A two-stage trigger has two distinct phases of the trigger pull sequence. The first is just the takeup of the trigger, loading with just the weight required to get the trigger to stop at the second stage. It is normally very light, just enough to let you know you are touching the trigger. As you hit the second stage, you will feel extra weight and have to add pressure to get the trigger to break. Two-stage triggers work well on rifles that you are trying to get superb accuracy from as well as rifles or carbines that are precision-type guns. I like a two-stage trigger in my .30-cal. ARs but they are a little too slow for me when shooting fast.
Because there are so many triggers available, it is important to ensure that your safety functions properly after installing one. Some triggers allow you to place the carbine on safe with the firing pin forward-if this is the case you have a problem.
There are also modular triggers on the market that can be dropped into the rifle as one tuned module, not separate parts. They are great for ease of installation. Nonetheless, even if you don't use a modular system, a basic understanding of the AR's fire control should enable you to install most aftermarket triggers.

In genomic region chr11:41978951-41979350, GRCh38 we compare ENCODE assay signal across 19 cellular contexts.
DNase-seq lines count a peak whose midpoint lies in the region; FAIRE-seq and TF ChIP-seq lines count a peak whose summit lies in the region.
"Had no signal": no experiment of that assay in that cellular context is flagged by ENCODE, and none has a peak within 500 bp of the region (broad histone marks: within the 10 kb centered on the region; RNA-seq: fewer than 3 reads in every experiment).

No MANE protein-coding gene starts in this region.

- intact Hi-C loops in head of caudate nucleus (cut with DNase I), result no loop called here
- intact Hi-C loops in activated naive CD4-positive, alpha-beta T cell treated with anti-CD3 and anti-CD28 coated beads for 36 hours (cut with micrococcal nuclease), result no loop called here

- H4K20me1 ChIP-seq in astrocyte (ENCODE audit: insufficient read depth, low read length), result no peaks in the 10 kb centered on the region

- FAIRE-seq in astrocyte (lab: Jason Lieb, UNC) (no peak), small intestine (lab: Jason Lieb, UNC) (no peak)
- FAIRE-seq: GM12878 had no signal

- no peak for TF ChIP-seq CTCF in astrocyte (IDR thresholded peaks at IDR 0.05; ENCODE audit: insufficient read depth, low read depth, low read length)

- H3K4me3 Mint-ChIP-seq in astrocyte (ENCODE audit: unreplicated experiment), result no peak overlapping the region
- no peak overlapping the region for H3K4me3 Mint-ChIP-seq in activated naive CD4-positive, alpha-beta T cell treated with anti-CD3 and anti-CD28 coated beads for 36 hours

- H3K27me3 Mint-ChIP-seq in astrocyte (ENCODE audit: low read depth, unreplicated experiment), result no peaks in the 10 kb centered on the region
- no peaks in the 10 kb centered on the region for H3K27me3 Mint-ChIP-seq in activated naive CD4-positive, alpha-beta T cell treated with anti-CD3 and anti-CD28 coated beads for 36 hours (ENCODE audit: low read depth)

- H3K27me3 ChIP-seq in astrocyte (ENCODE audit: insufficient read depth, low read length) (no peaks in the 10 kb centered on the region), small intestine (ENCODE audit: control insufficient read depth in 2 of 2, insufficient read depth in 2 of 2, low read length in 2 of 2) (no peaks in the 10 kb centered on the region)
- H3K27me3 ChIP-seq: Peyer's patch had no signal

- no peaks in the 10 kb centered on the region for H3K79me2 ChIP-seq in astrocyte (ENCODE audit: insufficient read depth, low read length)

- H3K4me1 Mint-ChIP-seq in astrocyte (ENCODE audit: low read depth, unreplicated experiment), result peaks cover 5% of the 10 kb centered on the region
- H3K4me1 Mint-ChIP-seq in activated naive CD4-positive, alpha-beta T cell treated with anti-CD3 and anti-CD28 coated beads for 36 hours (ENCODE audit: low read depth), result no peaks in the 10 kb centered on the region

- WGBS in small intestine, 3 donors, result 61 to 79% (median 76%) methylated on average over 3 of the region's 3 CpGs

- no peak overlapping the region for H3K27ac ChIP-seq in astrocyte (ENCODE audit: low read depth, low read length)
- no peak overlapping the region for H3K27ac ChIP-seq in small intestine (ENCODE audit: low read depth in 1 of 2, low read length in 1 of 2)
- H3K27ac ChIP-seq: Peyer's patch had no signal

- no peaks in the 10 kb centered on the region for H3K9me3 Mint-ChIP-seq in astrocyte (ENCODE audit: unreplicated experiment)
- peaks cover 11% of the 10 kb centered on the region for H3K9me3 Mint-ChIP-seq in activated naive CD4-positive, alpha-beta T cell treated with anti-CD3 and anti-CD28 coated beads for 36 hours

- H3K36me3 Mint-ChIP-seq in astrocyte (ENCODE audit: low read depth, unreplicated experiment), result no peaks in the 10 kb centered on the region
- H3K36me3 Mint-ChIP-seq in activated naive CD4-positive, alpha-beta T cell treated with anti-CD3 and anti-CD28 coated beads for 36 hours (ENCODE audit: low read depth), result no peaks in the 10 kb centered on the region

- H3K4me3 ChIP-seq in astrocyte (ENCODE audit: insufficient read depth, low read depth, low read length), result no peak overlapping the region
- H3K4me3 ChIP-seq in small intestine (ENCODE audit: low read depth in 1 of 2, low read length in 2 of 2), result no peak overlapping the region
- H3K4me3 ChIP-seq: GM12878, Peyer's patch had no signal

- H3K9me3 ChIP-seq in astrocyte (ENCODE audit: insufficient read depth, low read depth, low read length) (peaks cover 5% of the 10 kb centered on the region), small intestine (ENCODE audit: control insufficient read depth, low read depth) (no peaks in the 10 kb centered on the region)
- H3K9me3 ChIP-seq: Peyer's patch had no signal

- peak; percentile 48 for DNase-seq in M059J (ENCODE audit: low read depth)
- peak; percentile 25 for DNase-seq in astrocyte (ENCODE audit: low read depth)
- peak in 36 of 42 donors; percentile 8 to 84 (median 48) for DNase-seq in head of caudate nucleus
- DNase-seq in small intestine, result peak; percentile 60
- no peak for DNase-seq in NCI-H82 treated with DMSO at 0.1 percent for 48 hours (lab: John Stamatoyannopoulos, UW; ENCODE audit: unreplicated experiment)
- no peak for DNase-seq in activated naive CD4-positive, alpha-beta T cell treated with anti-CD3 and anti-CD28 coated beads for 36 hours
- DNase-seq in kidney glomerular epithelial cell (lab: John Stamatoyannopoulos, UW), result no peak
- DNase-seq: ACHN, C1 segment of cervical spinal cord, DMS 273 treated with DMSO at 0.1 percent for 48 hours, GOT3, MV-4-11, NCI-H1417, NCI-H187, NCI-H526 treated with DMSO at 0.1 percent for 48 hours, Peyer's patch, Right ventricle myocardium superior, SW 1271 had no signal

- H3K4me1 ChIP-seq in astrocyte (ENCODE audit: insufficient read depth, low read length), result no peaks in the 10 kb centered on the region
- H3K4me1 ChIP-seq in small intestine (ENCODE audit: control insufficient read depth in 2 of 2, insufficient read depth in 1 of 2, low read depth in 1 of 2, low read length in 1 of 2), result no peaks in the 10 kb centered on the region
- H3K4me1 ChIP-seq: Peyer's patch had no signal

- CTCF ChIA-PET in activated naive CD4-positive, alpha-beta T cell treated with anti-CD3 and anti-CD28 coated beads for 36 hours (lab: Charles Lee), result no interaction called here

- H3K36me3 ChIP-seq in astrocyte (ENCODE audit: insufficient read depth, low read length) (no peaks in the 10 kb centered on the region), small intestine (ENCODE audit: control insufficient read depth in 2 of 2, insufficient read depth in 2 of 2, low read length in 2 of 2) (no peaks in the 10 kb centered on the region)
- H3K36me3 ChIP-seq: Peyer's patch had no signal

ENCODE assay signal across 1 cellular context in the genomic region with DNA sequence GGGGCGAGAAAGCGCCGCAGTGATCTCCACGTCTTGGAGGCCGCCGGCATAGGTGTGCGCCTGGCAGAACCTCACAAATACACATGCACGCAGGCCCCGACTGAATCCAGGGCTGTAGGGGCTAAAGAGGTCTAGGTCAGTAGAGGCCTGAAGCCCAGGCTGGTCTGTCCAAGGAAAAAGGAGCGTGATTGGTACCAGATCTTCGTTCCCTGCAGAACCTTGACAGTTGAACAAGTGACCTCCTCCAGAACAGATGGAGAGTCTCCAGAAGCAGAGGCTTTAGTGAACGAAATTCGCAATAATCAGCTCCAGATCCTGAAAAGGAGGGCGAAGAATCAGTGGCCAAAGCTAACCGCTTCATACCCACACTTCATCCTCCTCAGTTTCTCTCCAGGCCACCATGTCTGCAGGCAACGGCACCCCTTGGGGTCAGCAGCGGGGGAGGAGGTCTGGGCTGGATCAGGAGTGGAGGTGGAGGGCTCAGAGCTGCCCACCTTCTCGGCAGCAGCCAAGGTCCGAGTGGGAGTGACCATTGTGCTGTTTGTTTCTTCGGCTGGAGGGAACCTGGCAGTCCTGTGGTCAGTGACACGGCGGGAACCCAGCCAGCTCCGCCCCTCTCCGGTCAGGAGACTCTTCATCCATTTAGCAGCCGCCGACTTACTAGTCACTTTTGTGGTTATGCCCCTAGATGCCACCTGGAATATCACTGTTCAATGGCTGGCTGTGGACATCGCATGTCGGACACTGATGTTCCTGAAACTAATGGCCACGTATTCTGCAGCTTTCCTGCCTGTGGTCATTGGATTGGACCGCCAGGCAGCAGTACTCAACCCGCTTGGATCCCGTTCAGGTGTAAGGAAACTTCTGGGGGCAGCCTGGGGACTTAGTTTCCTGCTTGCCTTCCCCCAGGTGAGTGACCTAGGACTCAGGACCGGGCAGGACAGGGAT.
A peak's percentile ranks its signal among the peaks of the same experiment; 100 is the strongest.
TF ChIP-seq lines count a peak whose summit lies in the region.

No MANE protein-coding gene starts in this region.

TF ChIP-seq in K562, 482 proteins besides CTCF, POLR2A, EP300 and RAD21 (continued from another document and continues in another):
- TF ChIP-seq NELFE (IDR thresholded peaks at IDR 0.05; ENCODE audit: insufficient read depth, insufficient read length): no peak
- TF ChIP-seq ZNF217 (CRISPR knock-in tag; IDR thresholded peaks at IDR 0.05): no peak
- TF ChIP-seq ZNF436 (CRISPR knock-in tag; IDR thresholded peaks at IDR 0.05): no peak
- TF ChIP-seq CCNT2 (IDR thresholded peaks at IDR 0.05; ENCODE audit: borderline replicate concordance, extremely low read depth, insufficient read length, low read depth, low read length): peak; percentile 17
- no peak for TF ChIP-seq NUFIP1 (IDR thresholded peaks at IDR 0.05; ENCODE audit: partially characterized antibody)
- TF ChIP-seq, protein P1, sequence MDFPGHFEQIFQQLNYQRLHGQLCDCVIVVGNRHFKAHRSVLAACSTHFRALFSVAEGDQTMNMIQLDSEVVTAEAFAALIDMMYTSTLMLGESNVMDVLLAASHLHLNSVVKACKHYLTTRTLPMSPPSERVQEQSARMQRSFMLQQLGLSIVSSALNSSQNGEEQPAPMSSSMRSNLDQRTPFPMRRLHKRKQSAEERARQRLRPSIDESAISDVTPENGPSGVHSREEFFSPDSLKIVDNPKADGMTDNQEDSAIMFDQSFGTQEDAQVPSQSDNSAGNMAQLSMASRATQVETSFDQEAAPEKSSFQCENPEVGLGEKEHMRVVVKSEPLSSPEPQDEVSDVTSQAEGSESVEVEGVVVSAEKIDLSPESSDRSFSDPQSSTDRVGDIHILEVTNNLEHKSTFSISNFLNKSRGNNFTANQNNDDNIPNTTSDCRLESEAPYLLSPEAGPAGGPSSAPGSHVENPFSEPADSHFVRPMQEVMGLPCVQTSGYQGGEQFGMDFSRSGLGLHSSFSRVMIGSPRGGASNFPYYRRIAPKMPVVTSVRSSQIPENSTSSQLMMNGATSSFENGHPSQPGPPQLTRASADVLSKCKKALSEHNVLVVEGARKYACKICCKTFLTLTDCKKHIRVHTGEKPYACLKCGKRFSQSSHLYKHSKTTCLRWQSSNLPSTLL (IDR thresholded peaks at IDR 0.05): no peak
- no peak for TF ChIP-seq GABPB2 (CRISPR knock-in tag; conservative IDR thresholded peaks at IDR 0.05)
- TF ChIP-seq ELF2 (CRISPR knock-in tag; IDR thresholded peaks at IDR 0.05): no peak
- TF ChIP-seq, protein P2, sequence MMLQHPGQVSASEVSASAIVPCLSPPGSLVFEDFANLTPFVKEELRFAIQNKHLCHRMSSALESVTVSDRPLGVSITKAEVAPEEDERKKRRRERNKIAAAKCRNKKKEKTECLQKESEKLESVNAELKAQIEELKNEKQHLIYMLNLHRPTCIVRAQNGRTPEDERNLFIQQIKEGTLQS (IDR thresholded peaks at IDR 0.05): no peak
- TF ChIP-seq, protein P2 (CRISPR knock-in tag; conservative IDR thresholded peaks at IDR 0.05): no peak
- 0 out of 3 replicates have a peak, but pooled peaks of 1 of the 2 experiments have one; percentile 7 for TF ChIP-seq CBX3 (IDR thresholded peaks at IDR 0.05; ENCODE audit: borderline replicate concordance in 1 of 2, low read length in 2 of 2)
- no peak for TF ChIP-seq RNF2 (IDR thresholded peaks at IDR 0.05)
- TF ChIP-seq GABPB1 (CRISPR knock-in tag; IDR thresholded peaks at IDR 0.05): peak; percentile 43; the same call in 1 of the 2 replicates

I have come to prefer triggers that do not have built-in adjustment mechanisms. If I do use one that has adjustment screws, it usually bites me when I get too much solvent on the fire control group. Once the cleaning solvent dissolves the Loctite used to secure the adjustment screws, the trigger is out of whack, which is definitely not good. Not only could this affect the trigger's pull weight, it may even stop working altogether-a very unsafe situation.
These basic positions and rifle components will get you headed in the right direction. There's no need to go overboard and buy everything you see on the web. Start simple and see what works for you. Get on the range and work with what you have. You will soon see what is really needed to make your carbine and skill set more effective.